The “Lyrics” tab on iPods

Geoff has a great post on making use of the Lyrics information, which iTunes lets you attach to any audio file in your library. Once you sync your iPod with your iTunes library, whatever you put in the Lyrics information tab will be available on your iPod.

As he says, while it’s meant for lyrics, it’s really just a text field, so you can put anything in it – Assimil dialogues, troublesome vocabulary, or transcripts of whatever you’re listening to. I’ve had an iPod of some sort for years now, and I never thought of doing this, even after seeing some podcasts come packaged this way, like Slow German. All this time, I’ve been printing out copies of the transcripts for Deutsche Welle’s Top Thema podcasts, when I could have just been copying and pasting the text into the Lyrics field.

Slow German podcast from Annik Rubens

I blogged earlier this month about listening to Schlaflos in München to work on your German listening skills. In my previous post, I neglected to mention that Annik also offers a special version of Schlaflos for learners of German, Slow German. With these, she selects a topic from one of her podcasts and does it again, except slowly (I bet you couldn’t have guessed that based on the title, huh? 😉 ). Each episode of Slow SiM (Schlaflos in München) also has a complete transcript, so you can hunt down the words you can’t quite understand while listening.

You can access all of the episodes of Slow German here, at You can access the latest episode, along with its associated transcript, at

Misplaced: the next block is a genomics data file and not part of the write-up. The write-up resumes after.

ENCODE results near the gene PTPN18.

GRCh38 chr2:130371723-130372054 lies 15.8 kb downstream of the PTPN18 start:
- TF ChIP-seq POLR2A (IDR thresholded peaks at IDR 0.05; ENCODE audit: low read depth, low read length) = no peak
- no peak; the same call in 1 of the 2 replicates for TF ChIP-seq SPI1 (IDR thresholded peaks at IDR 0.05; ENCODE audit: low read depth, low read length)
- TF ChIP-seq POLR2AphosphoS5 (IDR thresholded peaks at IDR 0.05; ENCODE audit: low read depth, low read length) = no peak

Looking for a good Russian news podcast? Here’s one.

The Slavic department of the George Washington University offers a bi-weekly podcast (or webcast, as they call it). The webcast, entitled News of the week in simplified Russian, offers, as the title of the webcast indicates, summaries of the news from the past 2 weeks. 🙂 Snippet from the site:

News of the week in simplified Russian is posted to the web bi-weekly and delivers a survey of the previous two weeks’ news in simplified standard Russian Listeners of Voice of America’s “Special English” broadcasts will recognize the slightly slower rate of speech and textual redundancy which characterize these webcasts.

Why News of the week in simplified Russian ? Back in Soviet times, the news was easy to understand. The propaganda-laden messages were predictable and the diction clear and slow. Post-communist newscasts feature telegraphic speech and slurry diction. Our webcasts serve as a stepping stone between the teacher talk of the classroom and the “real” Russian of the media.

Authentic news. The news itself is taken from a number of Russian sites, including Lenta.Ru, Vesti.Ru, and other authentic sites.

Perhaps one of the best features of the site is that there are full transcripts of every episode they’ve ever done. It’s recommended that you listen to the audio first without the text, to get the most out of it – but once you get stuck, you can always fall back on the transcripts. Not only are transcripts available, but there are also exercises for every single episode.

The archives for the website go back to 2003, so there’s a lot of content here. The interface of the website is a bit clunky, but it’s worth fighting with.